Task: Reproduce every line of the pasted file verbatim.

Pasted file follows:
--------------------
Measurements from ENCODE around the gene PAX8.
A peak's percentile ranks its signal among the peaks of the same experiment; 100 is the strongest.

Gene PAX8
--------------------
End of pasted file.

Measurements from ENCODE around the gene PAX8.
A peak's percentile ranks its signal among the peaks of the same experiment; 100 is the strongest.

Gene PAX8